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Why do home birth rates remain so low despite evidence that they minimise the risk of medical intervention and hospital infection?

Research published in , Risk & Society discusses why home birth rates remain so low despite evidence that they minimise the risk of and .

The new (NICE) guidelines on in the UK make it clear that home births for most women are a safe option, protecting them from a cascade of medical interventions and the risk of hospital infection. Yet despite the apparent benefits of home births, as Kirstie Coxon1 and her colleagues point out, the home delivery rates have remained low over the past two decades and virtually static at 2.5% of all births in the UK.

Professor Mark Baker, NICE’s clinical director, indicates he is puzzled by the increase in medical interventions in health settings. However, social research on midwifery practice provides a clear explanation for the apparent paradox that while normal childbirth is highly valued and associated with good outcomes in the UK, there has been a relentless expansion of the hospitalisation and medicalisation of childbirth associated with increased complications with caesarean sections, forceps and ventous deliveries. Mandie Scamell2 in her study of midwifery practice shows midwives aspire to provide normal deliveries, but in reality their awareness of the ever present possibility of harmful outcomes (and the blame they would receive if they occurred) means that a birth can only be classified as normal once the baby has been safely delivered and both mother and baby are well. Thus hospital practices tend to create an environment in which all births are categorised as risky, and there needs to be an ever present vigilance and willingness to intervene. In this context imagined futures in which things go wrong are a reality and dominate decision making.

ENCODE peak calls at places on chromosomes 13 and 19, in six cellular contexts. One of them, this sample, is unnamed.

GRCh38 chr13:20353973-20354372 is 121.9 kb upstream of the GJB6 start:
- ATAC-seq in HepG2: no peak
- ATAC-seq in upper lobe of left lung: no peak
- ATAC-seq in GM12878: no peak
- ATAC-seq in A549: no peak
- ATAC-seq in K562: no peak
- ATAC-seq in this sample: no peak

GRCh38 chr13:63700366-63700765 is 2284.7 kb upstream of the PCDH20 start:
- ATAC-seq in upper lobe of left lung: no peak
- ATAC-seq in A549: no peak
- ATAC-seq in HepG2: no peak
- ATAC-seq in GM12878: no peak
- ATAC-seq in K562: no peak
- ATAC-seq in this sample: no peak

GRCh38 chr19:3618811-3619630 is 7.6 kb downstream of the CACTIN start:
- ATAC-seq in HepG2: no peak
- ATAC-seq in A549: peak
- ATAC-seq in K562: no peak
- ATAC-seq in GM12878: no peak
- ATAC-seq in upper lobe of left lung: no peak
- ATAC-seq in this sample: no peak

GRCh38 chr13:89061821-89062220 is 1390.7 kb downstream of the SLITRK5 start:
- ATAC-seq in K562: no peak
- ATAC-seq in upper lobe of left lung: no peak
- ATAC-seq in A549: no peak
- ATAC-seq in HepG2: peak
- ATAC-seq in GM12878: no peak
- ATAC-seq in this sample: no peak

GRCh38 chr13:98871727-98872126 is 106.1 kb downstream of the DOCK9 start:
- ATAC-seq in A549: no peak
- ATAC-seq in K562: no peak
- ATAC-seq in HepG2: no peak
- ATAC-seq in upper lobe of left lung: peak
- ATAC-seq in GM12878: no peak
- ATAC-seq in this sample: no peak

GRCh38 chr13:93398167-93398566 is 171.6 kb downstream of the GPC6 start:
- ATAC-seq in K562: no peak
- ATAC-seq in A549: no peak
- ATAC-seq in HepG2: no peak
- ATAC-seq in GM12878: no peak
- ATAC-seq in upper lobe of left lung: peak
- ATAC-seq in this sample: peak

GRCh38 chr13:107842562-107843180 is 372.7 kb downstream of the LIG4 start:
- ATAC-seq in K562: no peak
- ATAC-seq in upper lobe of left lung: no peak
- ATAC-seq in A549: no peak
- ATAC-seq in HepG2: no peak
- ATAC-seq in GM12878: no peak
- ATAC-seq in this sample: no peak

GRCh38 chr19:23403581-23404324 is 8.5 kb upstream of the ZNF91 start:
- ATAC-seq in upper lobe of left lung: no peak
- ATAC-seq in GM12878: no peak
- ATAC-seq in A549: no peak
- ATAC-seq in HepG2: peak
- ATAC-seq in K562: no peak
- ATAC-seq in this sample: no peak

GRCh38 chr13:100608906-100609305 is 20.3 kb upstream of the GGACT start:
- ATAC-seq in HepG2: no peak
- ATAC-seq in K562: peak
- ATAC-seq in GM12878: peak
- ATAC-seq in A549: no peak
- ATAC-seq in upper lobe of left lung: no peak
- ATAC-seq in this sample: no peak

1. To what extent are women free to choose where to give birth? How discourses of risk, blame and responsibility influence birth place decisions, Kirstie Coxon, Jane Sandall and Naomi J. Fulop, Health, Risk & Society, DOI:10.1080/13698575.2013.859231, published online 28 November 2014.

2. Fateful moments and the categorisation of risk: Midwifery practice and the ever-narrowing window of normality during childbirth, Mandie Scamell & Andy Alaszewski, Health, Risk & Society, DOI:10.1080/13698575.2012.661041, published online 16 March 2012.

Source: Taylor & Francis